Tag: Socialist

Labour Day

Labour Day Featured

These are very hard times! The cost of living is skyrocketing, jobs are being lost and becoming fewer and fewer, the few remaining jobs are being degraded and increasingly unsecure.

But in the midst of all these difficulties, challenges and sufferings let’s not forget that the workers have given us whatever we have, made us what we are, and will make us what we hope to be; and we thank them for all, and above all for giving us eyes to see, hearts to feel and voices to speak for the workers.

Labour Day is a good day to rest the hands and give the brain a chance – to think about what has been, and is, and is yet to be.

The way has been long and weary and full of pain, and many have fallen by the wayside, but the Unconquerable Army of Labour is still on the march and as it rests on its arms today and casts a look ahead, it beholds upon the horizon the first glowing rays of the Social Sunrise.

The Socialist Party Zambia and the Trade Union Movement must be one today in celebration of Labour Day and pledge each other their mutual fidelity and support in every battle, economic and political, until the field is won and the Workers are strong and in control. Forget not the past on Labour Day!

Comrades, this is the day for Workers to think of the Class Struggle and the Ballot—the day for Labour to clasp the hand of Labour and girdle the globe with the International Revolutionary Solidarity of the Working Class.

We are all one—all workers of all lands and climes. We know not colour, tribe, nor creed, nor sex in the Labour Movement. We know only that our hearts throb with the same proletarian stroke, that we are keeping step with our class in the march to the goal and that the solidarity of Labour will vanquish exploitation and Humanize the World.

It gets dark sometimes but the morning comes. Don’t lose hope, don’t give up!

Fred M’membe
President of Socialist Party [Zambia]

A Message from the Socialist Party President to the President Elect

A Message from the Socialist Party President to the President Elect Featured

The day after the elections, I wished our President-elect and his party well, I do so again.

Socialists are patriots and we wish to see our country succeed, with or without us. We wish to see the economy and the living conditions of our people improve. There has been a lot of talk about national unity. And the focus has mainly been on tribalism and regionalism. The ultimate strength of our country will lie not in the power of our security and defence forces or financial resources but will lie in the unity of our people.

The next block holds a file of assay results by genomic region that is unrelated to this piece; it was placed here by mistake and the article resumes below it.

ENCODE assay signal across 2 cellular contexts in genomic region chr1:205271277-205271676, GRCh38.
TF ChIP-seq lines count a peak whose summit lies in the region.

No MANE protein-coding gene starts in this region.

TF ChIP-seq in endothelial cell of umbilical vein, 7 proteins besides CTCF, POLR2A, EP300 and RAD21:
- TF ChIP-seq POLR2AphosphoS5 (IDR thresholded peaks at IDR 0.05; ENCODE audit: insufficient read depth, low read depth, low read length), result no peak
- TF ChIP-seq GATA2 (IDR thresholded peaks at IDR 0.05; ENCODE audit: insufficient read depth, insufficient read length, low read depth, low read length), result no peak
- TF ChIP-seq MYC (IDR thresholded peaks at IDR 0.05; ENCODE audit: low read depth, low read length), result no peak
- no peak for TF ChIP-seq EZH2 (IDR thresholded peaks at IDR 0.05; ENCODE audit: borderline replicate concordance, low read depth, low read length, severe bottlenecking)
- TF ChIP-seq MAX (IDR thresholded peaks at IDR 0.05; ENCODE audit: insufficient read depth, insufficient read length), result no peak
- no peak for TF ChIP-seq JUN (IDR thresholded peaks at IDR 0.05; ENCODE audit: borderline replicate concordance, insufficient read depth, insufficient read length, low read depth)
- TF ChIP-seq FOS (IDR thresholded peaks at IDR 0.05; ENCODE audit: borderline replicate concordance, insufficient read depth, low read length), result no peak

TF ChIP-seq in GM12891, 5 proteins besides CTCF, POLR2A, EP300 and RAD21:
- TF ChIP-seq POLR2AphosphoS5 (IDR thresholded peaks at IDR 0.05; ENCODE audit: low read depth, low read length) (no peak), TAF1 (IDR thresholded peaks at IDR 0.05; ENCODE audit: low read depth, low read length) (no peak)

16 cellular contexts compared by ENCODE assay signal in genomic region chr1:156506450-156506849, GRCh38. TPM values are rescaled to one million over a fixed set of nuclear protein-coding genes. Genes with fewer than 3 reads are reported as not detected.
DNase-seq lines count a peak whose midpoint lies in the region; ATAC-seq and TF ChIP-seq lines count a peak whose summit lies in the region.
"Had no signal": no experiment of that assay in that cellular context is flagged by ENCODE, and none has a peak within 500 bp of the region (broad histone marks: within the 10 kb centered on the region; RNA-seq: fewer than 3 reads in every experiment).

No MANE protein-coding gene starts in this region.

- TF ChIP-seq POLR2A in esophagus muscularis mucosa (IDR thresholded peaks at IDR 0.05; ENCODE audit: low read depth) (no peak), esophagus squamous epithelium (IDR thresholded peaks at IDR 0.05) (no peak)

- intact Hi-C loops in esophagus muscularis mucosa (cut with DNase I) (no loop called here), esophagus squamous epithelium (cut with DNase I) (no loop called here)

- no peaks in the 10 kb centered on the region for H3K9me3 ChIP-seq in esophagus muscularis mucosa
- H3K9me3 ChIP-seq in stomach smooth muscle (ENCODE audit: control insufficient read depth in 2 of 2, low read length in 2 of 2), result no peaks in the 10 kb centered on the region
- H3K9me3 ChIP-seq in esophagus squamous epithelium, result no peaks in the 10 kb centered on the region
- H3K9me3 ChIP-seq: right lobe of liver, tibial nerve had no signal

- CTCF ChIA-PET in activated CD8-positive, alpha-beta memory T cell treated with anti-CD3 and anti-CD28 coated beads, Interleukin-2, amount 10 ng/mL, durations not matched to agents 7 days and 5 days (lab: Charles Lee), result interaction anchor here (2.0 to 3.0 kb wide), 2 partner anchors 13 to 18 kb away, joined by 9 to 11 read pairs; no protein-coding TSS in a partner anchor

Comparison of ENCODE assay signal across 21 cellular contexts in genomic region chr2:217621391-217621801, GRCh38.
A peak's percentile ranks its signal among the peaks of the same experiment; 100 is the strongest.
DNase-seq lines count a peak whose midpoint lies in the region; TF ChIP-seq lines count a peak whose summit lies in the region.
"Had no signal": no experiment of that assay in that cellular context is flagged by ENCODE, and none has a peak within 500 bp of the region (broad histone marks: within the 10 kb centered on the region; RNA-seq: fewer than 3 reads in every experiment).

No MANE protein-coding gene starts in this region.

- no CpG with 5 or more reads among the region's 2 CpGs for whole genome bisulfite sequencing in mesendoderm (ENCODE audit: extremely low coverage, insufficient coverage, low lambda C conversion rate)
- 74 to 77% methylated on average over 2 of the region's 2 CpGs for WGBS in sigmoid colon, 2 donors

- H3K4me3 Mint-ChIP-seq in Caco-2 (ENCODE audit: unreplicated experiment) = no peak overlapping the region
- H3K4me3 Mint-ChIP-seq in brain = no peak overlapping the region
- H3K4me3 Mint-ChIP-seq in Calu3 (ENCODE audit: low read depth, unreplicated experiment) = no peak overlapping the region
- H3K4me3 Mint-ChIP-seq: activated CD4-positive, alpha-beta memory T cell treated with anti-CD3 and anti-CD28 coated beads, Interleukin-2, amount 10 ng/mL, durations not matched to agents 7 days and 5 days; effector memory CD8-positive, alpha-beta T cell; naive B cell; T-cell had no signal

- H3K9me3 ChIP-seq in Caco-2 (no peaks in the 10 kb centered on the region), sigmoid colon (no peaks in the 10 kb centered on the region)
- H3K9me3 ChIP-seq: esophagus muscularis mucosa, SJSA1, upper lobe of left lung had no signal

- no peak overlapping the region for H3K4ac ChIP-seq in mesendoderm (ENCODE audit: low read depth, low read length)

Speaking of Kwa and Ku, I am absolutely convinced that as long as there is enormous inequality among the people of our country, there can’t be any meaningful unity. A country that has enormous social differences, inequality and social injustice or one where millions of people are unemployed, lack medical attention or have no schools, have no food cannot have meaningful national unity.
The existence of a glaring disparity in income levels indicates an intolerable imbalance in the way wealth and resources are distributed. Our reality is such that poverty levels in some of our provinces are above 80 per cent and rural poverty averages 76.6 per cent.

History abounds with instances where the rich and powerful have brought about their own downfall by refusing to recognize in good time the legitimate demands of the majority. And as long as this gap remains at its current scandalous level, the future of our country is at risk and our people will look for alternative leadership.
By tolerating such high levels of poverty, the Zambian economy undermines the common good, and fails to demonstrate the solidarity that our shared human dignity demands and consequently undermines national unity.

Politicians can ask, plead for national unity, but unity comes only from the hearts of people, from establishing a system of governance anchored on honesty, equity, humility and solidarity.
And we should never forget that this country will not be a good place for any of us to live in unless it is a good place for all of us to live in.

To our new government – as you are ushered in we urge you to remember the cries of the Zambian people. The cries that the previous government ignored to their own peril.

You will soon be appointing your cabinet. This must be the beginning of a different trajectory for this country. A lean cabinet must be a priority. We hope this will be the beginning of the abolition of Ministries that can be government departments. As the Socialist party, we have stated that this country can be run effectively and efficiently by reducing the number of ministers from 22 to 10.

We promise to be a loyal opposition party – We will provide very strong checks and balances. It won’t be a one party state but we do recognize, that the journey to recovery will not be easy. Our voice will be heard loud and clear on all important national issues. For us, to see wrongs being committed, and not to speak will be a great betrayal to the Zambian people. Losing an election will not shut us up nor temper our resolve to call out the wrongs in our society.
For the sake of the Zambian people, we implore you to prove to us that you and the PF are not siamese twins.

Fred M’membe

US Military invasion of Venezuela highly possible

US Military invasion of Venezuela highly possible

A US military intervention of Venezuela is highly possible. The dynamics in American domestic politics are creating an environment in which the anti-Venezuelan forces are gaining an upper hand. This is a coalition involving US based Venezuelan dissidents, right-wing Latin American cartels and conservative Christian groupings. It is the type of groups President Trump is targeting in the bid to sustain domestic support for his administration and perform well in the forthcoming midterm elections. The heightened aggressiveness and impunity of the Columbian ruling elite, which currently serves as Washington’s blue-eyed boys in Latin America, has also helped to unite the Anti-Venezuelan forces and reawakened the possibilities of a full-scale military invasion.